The US-India civilian nuclear deal—probably the single most important agreement ever signed between the two countries—is in serious political trouble. Amid stiff opposition from the Left parties, India may be moving toward rejecting the pact. For close observers of the Indian scene, this doesn't come as a complete surprise.
Disagreements and strongly held views on nuclear issues in both New Delhi and Washington have dominated our relations for more than a quarter of a century. It will take time and patience to sort these out and to bring along the domestic constituencies needed to sustain a more constructive nuclear relationship between the US and India.
It's also important to recognise that the nuclear agreement is an important part—but not the sum total—of the much improved and expanding broad-based relationship between our two countries. The overwhelming bipartisan congressional support for the nuclear legislation that President George Bush signed last December reflects the consensus of American foreign policy strategists that India will be one of America's most crucial partners in the 21st century. Indeed, the current state of relations between the two countries is an example of something all too rare in US foreign policy, namely "Policy Continuity", beginning with President Bill Clinton's turning-point March 2000 visit to India and accelerated during the Bush administration.
There is every reason to believe that strong bipartisan support for strengthening US-India ties will continue into the next administration, Democratic or Republican. The challenge for that new administration will be to build on the Clinton-Bush foundation and take it to its next stage—"Policy Continuity Plus".
Underpinning the 'PC Plus' agenda should be a concerted effort to realise the full economic potential of the US-India relationship. Steps need to be taken to deepen commercial ties, identify and remove impediments, and clear the way for a new era of trade cooperation.
In addition to generating greater investment, US and Indian officials have set a goal of doubling bilateral trade over the next three years. That would be a plus, but both sides need to think bigger—a free-trade agreement (FTA), for instance. The US-India Business Council is currently developing a "road map" to enhance trade and investment with India, beginning with the hoped-for successful conclusion of the Doha Trade Round and leading eventually to an FTA—potentially the largest-ever negotiated.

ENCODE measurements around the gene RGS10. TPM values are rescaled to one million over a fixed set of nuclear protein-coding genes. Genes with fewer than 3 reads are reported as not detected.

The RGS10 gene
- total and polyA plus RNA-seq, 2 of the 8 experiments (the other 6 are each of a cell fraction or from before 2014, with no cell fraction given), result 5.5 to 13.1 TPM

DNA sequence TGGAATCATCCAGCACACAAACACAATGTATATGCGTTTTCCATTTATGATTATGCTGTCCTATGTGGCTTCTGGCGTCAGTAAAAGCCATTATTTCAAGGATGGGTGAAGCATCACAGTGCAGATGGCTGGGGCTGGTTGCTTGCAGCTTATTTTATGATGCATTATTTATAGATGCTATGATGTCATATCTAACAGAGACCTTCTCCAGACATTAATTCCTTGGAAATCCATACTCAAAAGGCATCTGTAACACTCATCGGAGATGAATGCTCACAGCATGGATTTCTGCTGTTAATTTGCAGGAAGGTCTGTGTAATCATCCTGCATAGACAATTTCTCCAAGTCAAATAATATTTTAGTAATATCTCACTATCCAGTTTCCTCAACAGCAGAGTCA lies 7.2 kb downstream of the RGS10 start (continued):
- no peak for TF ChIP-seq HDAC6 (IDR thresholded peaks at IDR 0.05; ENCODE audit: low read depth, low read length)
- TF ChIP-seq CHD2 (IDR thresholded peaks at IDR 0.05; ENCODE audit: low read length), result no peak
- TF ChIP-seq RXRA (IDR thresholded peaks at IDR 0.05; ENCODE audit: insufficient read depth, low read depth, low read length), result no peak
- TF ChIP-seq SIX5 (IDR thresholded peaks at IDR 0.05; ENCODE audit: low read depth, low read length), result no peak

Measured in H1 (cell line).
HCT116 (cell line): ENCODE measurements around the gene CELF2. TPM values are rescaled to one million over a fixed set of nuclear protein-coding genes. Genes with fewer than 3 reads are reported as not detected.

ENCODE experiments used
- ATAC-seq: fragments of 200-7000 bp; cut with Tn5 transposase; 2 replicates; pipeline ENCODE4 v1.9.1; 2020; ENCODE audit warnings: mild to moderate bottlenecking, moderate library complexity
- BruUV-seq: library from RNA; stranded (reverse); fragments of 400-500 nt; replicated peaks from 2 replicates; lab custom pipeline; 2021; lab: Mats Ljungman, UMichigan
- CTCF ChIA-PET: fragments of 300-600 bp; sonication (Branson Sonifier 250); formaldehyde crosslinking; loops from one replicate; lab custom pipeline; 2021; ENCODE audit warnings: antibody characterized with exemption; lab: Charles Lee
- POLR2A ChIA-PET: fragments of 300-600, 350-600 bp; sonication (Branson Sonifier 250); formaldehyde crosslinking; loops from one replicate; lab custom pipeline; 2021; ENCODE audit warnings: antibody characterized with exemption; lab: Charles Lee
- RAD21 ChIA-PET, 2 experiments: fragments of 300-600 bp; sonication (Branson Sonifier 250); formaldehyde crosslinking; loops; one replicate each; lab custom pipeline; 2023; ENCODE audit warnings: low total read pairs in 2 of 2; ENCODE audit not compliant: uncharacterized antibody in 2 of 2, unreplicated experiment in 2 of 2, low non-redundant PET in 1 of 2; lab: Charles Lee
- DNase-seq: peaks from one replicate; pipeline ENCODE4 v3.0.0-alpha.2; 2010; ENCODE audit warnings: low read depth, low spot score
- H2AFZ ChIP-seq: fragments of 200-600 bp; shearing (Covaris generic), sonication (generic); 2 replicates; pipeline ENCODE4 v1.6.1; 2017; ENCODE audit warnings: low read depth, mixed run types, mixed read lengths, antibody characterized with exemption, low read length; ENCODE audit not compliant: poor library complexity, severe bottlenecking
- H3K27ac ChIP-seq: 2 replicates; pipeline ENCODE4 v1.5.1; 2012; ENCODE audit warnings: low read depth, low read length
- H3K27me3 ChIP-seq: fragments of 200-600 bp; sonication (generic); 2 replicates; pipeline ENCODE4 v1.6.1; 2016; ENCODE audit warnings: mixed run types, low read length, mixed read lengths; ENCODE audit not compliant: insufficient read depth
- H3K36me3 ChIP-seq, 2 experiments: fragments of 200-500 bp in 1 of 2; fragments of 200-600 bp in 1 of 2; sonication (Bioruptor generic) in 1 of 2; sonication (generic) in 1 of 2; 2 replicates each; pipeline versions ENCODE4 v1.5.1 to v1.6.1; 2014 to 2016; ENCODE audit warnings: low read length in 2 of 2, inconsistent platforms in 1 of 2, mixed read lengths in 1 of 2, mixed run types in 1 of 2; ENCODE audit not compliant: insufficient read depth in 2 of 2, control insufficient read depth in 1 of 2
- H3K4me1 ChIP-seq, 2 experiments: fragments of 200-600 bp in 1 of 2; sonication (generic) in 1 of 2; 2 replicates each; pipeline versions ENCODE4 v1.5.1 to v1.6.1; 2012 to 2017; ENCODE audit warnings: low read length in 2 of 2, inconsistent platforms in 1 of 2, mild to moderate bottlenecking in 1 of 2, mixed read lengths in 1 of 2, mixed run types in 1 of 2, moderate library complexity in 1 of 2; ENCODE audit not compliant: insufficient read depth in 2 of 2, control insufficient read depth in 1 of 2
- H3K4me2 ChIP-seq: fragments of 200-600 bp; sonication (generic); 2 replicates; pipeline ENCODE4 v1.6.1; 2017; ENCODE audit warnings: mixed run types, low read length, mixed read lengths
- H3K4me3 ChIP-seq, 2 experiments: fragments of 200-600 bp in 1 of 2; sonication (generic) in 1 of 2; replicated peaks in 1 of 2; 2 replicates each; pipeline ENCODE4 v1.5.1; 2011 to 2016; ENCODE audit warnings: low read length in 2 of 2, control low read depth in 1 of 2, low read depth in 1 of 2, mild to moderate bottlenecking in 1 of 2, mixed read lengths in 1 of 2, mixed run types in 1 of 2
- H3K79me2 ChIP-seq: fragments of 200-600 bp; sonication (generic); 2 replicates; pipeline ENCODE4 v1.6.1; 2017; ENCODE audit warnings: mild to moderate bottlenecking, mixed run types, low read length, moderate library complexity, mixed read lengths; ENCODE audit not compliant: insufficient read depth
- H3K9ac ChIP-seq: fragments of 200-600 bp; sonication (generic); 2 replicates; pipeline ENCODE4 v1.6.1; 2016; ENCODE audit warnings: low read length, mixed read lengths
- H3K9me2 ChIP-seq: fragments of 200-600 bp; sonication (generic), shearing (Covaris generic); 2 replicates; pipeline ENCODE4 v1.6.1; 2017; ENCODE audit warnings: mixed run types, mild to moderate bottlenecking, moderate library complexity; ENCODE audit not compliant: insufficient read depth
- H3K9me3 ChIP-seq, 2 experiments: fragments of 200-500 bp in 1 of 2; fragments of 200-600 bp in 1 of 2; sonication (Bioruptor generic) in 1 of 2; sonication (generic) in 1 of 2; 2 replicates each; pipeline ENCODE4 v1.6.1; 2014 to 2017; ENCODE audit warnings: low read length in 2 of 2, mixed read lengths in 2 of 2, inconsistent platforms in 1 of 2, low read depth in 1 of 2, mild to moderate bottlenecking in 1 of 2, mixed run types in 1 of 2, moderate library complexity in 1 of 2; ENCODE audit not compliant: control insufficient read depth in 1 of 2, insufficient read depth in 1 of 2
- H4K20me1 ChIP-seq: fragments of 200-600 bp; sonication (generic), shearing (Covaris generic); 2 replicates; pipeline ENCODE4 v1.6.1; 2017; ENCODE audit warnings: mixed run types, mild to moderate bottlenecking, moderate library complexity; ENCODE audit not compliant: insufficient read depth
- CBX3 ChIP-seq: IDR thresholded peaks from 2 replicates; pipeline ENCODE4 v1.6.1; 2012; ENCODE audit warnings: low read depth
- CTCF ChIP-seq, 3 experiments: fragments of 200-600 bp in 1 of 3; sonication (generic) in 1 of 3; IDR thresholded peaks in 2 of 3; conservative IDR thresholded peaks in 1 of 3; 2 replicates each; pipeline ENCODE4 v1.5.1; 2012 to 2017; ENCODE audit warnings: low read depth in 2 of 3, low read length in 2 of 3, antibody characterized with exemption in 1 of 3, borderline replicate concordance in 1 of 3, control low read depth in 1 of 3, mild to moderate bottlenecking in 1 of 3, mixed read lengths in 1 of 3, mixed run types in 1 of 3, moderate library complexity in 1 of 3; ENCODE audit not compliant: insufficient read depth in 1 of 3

Washington and New Delhi also share a broad range of common strategic interests. We both want a South Asia that is prosperous, stable and democratic. We both want an Indian Ocean and adjacent waters that are open to trade. We both want to defeat jehadist terrorism.
Part of a PC Plus agenda therefore involves strengthening India-US military cooperation as well as achieving a breakthrough to ensure greater defence technology sharing through co-production opportunities. The two countries, both targets of terrorist attacks, should also expand their counter-terrorism cooperation.
Enhanced US-India cooperation should extend to the institutions of global governance. Here the US is missing an excellent opportunity to do what the Bush administration has said is its goal: "To help India become a major power in the 21st century." It is time for the US to publicly support India's bid for a permanent seat on the UN Security Council and to work actively with India (and others) to accomplish the goal of Security Council expansion. In addition, the next administration should institutionalise a closer, cooperative relationship between the US (and the leading industrialised nations) and India and China by making these two rising powers formal members of an expanded Group of Eight. As former UN ambassador Richard Holbrooke recently said, "G-8 communique#s on energy, climate change, AIDS, Africa and poverty will remain empty and meaningless" without them.
The next US president will face a multitude of foreign problems and crises, but one country will pose almost unique opportunity, India. The world's two largest democracies have their best relationship ever. Hopefully building on the successful conclusion of the US-India civilian nuclear deal (a win-win for both countries), the challenge for the next president will be to take the partnership that has been created to the next stage and make it one of the most important bilateral relationships the US has in the 21st Century.
(Karl F. Inderfurth was US assistant secretary of state for South Asian affairs from 1997 to 2001. Bruce Riedel was special assistant to the president and senior director, Near East and South Asian affairs, on the National Security Council from 1997-2002. This column is adapted from their longer article, Breaking More Naan with Delhi, appearing in the Nov-Dec issue of The National Interest.)
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